For my friends outside of the city who are unable to try the burger at Vega for themselves, my favorite veggie burger recipe is this black bean version from Sally’s Baking Addiction. I skip the feta and use eggs as the binder, but Sally gives additional instructions for making the burgers fully vegan. I recommend doubling the batch and freezing the extra patties; I reheat them in the oven from frozen and they always turn out great.
Last year I wouldn’t have touched cuttlefish (aka sepia) with a ten foot pole, but after trying it grilled at the aforementioned San Isidro festival this year, it’s slowly growing on me. This week we decided to try our hand at grilling it at home on our Weber kettle grill, so off to the fish shop we went. The fishmonger recommended a sepia that was a little over a kilo for the two of us (we must have looked hungry, because this ended up being way too much) and cleaned and prepped it for us to grill. To make the cuttlefish, we brushed it with a bit of olive oil and cooked it on both sides until opaque, which is what was recommended online. We then brushed it with a quick picada5 of olive oil, chopped parsley, and finely diced garlic and finished it with Maldon salt flakes and a sprinkle of black pepper. After testing the texture we felt that it was still a little chewy (sepia should have a snappy texture when cooked properly), so we threw it back on the grill for a bit longer until it began to toast at the edges. The charred edges were key, giving a slight crunch to the tips of the tentacles and leaving the inside with the desired snap. If eating something that has more appendages than you do grosses you out (or if sepia is hard to get where you are), the picada itself is delicious, and it works well brushed over any type of grilled or baked white fish.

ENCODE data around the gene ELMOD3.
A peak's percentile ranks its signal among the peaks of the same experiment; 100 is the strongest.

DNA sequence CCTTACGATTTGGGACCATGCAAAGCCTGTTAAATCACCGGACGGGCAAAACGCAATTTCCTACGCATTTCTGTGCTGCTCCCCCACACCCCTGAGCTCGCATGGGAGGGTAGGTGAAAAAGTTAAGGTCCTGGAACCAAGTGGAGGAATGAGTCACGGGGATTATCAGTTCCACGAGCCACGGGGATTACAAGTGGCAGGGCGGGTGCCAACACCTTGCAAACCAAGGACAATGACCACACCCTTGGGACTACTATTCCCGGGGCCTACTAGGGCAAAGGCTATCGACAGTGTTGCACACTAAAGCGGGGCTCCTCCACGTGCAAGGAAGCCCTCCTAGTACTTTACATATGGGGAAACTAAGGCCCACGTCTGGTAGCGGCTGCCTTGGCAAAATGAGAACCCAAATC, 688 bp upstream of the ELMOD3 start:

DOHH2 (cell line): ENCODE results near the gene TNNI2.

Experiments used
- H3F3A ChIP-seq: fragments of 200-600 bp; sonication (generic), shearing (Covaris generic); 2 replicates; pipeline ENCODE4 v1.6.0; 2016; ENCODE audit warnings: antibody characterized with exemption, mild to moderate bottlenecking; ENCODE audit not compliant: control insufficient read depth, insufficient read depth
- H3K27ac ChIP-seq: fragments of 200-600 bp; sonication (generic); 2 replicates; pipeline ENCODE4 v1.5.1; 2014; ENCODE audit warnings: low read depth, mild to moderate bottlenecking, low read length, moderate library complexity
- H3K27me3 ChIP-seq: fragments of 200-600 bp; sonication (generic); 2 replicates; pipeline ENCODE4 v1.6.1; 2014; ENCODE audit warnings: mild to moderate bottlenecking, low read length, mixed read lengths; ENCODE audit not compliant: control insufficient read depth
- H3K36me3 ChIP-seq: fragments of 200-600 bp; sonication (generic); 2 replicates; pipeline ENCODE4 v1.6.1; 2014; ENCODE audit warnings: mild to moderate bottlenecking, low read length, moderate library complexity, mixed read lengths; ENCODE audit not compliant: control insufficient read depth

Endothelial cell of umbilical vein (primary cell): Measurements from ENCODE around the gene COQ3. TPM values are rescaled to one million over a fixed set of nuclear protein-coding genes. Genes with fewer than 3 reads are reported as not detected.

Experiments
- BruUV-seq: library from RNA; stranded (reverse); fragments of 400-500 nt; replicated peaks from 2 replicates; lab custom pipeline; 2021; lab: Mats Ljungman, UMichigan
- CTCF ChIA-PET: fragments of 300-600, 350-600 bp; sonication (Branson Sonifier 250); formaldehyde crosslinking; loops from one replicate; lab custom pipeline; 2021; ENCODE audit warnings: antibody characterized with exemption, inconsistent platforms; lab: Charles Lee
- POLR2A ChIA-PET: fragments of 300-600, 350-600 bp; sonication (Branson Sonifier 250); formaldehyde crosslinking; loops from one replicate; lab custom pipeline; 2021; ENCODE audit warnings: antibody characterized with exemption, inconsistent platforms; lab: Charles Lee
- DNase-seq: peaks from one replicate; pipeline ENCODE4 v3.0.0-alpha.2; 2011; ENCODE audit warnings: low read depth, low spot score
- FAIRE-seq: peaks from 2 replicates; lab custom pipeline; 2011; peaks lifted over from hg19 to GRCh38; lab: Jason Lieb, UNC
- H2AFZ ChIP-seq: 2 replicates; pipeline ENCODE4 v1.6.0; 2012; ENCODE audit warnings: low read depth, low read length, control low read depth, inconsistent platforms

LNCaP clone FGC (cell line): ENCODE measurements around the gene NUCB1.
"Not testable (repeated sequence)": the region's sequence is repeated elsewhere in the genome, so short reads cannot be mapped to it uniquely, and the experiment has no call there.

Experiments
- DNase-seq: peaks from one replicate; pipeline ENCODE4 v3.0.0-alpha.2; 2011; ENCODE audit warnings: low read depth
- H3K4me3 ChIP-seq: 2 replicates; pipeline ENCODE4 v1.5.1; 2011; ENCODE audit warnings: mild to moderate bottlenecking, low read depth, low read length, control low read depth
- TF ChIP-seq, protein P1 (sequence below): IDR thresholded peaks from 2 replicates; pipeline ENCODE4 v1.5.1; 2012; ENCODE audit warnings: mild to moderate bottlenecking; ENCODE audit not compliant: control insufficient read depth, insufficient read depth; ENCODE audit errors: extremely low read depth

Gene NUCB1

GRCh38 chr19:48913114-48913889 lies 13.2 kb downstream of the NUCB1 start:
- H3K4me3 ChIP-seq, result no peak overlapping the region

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“It’s Friday”: Every week I have to stop myself from making a Rebecca Black reference. Gotta get down on Friiiidayyyy…
Menú del día: Menu of the day, which here is a fixed menu offering select dishes at a set price. It usually includes a starter, main course, and either coffee or dessert.
Primer plato: First course
Picada: Picado/a means “finely chopped.” Here it’s referring to a picada de ajo y perejil, which is a sauce made of finely chopped garlic and parsley.
Eso es todo, amigos!: “That’s all, folks” aka the Spanish version of what Porky Pig says in Looney Tunes. David told me about it and I love it (almost as much as I love the fact that Kermit the Frog is named Gustavo in Spain).